The great, late, Nelson Mandela once said that ‘the youth of today are the leaders of tomorrow.’ This is, of course true, but we like to think that young people are also the leaders of today which is why we have been so pleased to have had our young champions in Scotland come on board to influence decision-making and undertake awareness-raising activities.
Sue McKellar, project worker on our Young Champions programme, catches up with some of the participants for some feedback of their involvement, which will be documented in this three-part blog series.
Many people would say going into foster care was a bad thing and they have had a bad experience, but for me it was a good experience.
At first, going into foster care was hard for me and my two sisters. We were placed with a foster family miles away from where we lived before with mum and dad. I still remember that day, it was a Wednesday and it was raining really heavily. We got soaked going into the car.
Besides all the heartbreak and the hard times, things actually started to make sense and fall into place. I have gained so much confidence and experience from such a negative start in my teenage years. I’ve made so many friends since foster care and still have a good relationship with them although I don’t live near any of them.
I made new friends by going to dances up in the local hall and through my carers, as she knew one of the kid’s parents so we had invited her over for a movie night and we got to know each other through that. It was nice to make new friends.
Since being in foster care for the past two years, I have volunteered for The Fostering Network as a young champion with other foster children and children of the parents who are carers.
Being a part of the group is great because before I joined I didn’t know many kids that were in foster care so to have a group of people who can understand and to just have them there just to talk to is wonderful.
Being a part of The Fostering Network gives not only myself but the other champions great experiences. We’ve done a lot of work around foster care and how it’s not such a bad thing and there are good moments to it.
I am extremely proud to be a part of the young champions, if I wasn’t in foster care I wouldn’t have met some amazing people and have great memories to cherish. It has given me great experiences and great memories.
Where I am right now has all came from confidence and great support from everyone around me. I’m 18 years old and have stayed put with my foster family and tend to do so for the near future.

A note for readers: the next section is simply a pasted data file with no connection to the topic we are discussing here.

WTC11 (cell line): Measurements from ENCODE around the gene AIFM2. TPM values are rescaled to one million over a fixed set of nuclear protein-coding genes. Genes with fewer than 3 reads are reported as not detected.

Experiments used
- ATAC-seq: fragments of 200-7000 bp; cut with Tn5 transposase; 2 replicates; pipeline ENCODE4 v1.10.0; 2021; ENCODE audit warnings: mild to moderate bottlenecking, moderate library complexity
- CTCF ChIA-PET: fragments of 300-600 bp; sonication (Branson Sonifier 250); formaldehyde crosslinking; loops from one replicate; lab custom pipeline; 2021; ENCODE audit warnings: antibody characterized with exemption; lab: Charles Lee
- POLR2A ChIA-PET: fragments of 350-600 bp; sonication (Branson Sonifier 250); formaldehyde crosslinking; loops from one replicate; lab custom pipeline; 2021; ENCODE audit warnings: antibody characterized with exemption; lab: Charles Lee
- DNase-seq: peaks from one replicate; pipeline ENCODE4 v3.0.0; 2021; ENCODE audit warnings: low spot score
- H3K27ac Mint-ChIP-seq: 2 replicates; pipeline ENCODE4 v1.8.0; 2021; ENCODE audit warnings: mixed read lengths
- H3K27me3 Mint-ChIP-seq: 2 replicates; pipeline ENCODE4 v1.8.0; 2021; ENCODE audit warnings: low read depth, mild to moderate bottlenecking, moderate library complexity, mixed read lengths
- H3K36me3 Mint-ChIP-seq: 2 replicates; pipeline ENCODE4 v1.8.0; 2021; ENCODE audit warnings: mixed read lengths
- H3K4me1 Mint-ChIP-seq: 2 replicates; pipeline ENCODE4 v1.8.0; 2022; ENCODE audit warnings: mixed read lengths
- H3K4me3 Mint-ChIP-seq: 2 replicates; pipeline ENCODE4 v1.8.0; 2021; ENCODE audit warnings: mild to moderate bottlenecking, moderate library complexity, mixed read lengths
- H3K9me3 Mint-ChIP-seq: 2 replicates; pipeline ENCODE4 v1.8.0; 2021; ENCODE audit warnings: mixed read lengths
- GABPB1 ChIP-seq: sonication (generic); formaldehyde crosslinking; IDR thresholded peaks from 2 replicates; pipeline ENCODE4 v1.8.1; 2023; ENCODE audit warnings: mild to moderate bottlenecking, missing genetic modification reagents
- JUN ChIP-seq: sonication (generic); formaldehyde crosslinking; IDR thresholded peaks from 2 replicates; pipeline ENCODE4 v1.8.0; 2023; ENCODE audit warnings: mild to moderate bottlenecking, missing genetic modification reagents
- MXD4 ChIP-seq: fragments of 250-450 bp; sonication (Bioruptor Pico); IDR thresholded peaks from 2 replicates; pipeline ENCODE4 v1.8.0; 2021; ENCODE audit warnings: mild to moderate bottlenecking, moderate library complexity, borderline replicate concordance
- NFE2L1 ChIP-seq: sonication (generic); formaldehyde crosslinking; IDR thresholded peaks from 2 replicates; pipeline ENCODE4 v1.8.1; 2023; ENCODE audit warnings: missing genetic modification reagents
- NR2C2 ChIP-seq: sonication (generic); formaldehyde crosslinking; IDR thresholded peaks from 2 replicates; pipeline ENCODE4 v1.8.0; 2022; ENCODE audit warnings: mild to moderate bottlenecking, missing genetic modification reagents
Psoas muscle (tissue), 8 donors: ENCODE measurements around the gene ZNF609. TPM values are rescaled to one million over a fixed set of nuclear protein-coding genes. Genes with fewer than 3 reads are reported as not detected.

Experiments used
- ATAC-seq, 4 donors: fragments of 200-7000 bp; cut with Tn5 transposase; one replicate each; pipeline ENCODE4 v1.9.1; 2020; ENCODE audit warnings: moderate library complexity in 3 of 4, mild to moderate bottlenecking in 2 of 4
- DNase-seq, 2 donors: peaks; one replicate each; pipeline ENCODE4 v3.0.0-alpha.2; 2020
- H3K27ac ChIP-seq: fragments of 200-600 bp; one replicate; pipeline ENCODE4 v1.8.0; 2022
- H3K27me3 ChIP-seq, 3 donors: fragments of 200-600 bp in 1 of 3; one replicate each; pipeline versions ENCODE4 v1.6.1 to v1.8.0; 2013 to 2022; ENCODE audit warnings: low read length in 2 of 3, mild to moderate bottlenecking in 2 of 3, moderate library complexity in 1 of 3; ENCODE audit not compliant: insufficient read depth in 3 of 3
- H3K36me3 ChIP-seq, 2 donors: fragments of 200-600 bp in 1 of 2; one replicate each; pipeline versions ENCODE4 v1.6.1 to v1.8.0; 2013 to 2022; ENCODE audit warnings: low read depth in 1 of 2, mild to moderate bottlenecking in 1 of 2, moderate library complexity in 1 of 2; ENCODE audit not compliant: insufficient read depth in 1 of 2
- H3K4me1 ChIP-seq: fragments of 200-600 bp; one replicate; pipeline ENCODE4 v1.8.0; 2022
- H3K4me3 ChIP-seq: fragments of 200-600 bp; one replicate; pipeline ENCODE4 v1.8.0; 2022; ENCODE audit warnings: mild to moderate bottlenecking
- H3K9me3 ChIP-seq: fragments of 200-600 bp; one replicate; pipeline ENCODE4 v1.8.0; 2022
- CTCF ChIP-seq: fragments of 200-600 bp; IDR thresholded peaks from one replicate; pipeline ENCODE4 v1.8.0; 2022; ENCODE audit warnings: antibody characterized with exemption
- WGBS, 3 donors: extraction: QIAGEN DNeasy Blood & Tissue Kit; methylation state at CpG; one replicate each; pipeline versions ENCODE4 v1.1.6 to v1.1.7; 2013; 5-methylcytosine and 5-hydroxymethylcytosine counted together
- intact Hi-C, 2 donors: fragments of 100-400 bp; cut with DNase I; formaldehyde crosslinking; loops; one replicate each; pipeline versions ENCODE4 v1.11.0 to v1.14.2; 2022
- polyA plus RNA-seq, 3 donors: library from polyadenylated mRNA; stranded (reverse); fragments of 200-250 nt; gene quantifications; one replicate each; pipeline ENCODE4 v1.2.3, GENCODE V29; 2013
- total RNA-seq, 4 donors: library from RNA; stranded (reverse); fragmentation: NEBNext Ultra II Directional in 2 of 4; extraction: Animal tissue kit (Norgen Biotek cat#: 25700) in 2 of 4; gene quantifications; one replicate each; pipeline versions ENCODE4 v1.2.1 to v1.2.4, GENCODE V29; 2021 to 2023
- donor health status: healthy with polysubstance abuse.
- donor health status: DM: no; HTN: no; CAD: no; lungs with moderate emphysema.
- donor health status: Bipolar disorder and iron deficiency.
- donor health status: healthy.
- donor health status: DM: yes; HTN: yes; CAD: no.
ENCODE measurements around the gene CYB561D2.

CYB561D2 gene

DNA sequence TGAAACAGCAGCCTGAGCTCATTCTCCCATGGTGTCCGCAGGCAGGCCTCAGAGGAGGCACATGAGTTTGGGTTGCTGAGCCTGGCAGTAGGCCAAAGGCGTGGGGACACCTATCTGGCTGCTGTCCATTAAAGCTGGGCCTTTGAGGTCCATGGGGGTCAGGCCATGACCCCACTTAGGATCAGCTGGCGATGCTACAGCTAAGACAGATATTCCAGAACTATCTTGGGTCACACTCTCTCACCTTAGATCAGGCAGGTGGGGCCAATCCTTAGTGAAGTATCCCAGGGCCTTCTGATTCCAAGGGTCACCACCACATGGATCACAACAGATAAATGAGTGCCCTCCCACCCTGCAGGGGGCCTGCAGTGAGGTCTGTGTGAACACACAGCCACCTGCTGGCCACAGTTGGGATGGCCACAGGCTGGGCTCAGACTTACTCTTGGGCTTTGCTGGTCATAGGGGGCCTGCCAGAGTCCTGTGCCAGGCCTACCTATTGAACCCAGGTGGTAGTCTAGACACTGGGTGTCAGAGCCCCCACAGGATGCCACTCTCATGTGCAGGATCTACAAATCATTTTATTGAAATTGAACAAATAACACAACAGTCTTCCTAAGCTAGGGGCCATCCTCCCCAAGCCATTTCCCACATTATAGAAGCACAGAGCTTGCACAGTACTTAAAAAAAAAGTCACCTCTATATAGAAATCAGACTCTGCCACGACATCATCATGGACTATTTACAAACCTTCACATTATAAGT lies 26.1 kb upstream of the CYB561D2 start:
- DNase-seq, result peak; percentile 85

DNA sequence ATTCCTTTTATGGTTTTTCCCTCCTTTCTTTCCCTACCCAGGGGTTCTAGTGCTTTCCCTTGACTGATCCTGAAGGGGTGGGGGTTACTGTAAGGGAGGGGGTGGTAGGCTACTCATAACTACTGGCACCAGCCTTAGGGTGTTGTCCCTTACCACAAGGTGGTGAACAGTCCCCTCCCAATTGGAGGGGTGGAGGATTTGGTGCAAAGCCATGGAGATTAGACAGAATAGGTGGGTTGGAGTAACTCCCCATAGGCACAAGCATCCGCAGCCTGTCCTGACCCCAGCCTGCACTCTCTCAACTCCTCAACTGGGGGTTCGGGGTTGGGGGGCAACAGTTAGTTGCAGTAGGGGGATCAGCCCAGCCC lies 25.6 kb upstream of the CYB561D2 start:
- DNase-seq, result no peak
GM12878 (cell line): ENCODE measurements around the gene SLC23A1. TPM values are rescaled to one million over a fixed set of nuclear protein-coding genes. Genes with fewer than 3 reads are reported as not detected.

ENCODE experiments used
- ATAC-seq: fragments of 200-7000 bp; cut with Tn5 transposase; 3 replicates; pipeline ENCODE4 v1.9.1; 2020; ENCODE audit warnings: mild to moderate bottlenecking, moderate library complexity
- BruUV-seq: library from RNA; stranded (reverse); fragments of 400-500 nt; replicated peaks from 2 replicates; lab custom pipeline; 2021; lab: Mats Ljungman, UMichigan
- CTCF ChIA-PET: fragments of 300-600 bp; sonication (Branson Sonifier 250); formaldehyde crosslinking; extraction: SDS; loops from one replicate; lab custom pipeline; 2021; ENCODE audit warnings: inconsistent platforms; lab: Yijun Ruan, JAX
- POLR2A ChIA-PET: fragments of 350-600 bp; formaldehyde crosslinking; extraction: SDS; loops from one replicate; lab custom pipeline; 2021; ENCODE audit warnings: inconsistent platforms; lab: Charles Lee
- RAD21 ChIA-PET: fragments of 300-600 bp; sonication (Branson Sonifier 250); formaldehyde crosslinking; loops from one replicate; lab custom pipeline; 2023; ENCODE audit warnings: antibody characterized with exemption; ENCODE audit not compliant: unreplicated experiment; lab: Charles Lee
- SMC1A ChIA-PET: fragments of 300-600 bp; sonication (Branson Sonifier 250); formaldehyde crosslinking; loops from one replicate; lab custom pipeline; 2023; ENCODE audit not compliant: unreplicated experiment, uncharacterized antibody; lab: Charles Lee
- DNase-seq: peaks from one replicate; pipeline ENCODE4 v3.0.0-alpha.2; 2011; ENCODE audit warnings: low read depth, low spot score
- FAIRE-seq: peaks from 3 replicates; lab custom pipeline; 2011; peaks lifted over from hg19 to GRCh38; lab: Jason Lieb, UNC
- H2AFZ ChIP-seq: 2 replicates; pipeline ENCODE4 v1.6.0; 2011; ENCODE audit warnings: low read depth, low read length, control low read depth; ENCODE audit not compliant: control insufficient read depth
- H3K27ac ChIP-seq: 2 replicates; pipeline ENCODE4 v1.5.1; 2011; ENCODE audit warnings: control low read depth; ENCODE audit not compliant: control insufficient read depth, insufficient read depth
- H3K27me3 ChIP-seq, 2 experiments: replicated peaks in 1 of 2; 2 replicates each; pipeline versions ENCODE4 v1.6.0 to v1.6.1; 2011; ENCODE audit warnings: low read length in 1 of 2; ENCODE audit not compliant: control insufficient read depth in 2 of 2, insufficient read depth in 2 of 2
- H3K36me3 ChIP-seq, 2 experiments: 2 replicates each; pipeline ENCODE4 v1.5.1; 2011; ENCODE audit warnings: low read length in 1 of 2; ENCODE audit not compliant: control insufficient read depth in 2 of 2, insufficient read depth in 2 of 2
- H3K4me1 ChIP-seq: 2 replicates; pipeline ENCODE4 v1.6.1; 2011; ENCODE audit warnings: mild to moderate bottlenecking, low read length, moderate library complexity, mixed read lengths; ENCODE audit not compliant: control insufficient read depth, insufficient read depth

I am now a Modern Apprentice at the Scottish Children’s Reporter. I am enjoying working where I am, I’m learning new things every day.
As the daughter of a foster carer I can say that the experiences we have gained as a family are truly invaluable. It feels amazing to have the opportunity to help both children and parents when they are struggling or just need some assistance.
It is still surprising how easy it is to welcome children into the family and think of them as your siblings. It is so rewarding to be able to provide a safe and loving home for children and to be able to watch them grow in trust and confidence each day.
"Knowing that we played even a small part in their future makes it well worth it."
Obviously with each age group of children comes new and different experiences but all of these experiences are equally fantastic to be a part of.
Sometimes it can be hard to say goodbye to the children as they move on to either adoption, permanent foster care or back to their families, but knowing that we played even a small part in their future makes it well worth it.
It is great to see the children reaching milestones such as learning to swim or ride a bike as you get to see them develop certain skills and know you were helping them along the way.
Working with The Fostering Network Young Champions project has been a great experience. It has given me the opportunity to meet some fantastic people, improve on skills such as public speaking and allows me to have my voice and the voices of other young people in my area to be heard.
The young champions are a mix of both children who have been in care and the sons and daughters of foster carers. I believe this mix works well as you get to hear about problems from more than one group of people.
Even though we are from different backgrounds, we all equally want to help resolve the issues/struggles children can face in the care system and work together to do so.
I am extremely grateful to be given this opportunity and I believe that we have made a difference, by making a start at breaking down the stigma surrounding foster care and spreading awareness of the issues.
Find out more about young champions, part of the Fostering Community Champions project, on this page.